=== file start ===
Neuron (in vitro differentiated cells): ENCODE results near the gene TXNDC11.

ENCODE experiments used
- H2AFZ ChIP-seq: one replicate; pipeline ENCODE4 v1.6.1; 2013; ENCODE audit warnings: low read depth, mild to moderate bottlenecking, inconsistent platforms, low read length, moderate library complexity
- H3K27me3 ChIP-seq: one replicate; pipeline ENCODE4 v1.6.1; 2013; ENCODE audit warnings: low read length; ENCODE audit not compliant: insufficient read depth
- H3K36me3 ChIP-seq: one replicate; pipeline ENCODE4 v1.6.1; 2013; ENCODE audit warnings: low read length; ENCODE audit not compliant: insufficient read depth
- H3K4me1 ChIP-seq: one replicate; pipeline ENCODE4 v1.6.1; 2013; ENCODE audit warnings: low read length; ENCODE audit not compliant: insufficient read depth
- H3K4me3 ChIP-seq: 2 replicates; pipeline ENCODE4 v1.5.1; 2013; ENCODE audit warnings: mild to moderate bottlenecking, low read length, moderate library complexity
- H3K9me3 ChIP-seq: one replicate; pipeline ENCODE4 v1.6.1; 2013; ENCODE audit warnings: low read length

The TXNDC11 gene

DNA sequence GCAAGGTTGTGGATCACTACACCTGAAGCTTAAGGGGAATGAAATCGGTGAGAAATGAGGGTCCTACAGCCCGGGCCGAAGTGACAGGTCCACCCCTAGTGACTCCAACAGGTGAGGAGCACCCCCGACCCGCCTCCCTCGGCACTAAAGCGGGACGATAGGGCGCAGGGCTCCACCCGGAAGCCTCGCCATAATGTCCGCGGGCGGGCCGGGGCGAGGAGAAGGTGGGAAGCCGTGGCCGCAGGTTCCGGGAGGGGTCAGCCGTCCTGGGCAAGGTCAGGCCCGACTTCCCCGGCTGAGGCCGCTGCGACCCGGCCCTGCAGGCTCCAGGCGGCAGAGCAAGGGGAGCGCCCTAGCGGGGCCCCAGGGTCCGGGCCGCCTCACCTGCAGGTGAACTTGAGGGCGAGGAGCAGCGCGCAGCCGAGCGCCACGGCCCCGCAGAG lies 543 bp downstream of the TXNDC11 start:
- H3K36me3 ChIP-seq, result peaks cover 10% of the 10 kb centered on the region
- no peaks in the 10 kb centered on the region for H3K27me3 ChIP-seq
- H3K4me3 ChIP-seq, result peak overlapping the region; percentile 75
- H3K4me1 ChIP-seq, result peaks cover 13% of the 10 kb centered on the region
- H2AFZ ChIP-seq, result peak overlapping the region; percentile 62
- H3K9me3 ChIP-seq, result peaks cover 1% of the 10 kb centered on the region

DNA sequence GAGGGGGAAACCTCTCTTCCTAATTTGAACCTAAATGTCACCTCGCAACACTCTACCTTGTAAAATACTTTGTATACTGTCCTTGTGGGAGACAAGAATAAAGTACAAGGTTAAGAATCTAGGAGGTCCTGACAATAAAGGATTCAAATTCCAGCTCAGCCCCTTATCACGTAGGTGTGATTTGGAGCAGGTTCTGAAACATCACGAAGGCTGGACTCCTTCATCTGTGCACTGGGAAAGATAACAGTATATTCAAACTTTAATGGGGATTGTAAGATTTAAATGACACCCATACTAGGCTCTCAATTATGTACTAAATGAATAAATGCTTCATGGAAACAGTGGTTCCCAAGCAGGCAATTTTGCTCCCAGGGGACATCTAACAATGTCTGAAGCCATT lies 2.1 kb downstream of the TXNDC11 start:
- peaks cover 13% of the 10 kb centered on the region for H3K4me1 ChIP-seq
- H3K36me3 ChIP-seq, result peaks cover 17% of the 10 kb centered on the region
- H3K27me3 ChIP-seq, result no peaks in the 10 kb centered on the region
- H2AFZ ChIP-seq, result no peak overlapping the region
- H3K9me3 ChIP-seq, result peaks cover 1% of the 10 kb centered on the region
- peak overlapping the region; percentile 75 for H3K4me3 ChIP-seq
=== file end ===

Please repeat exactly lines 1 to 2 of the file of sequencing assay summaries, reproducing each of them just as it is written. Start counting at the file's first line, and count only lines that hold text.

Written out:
Neuron (in vitro differentiated cells): ENCODE results near the gene TXNDC11.

ENCODE experiments used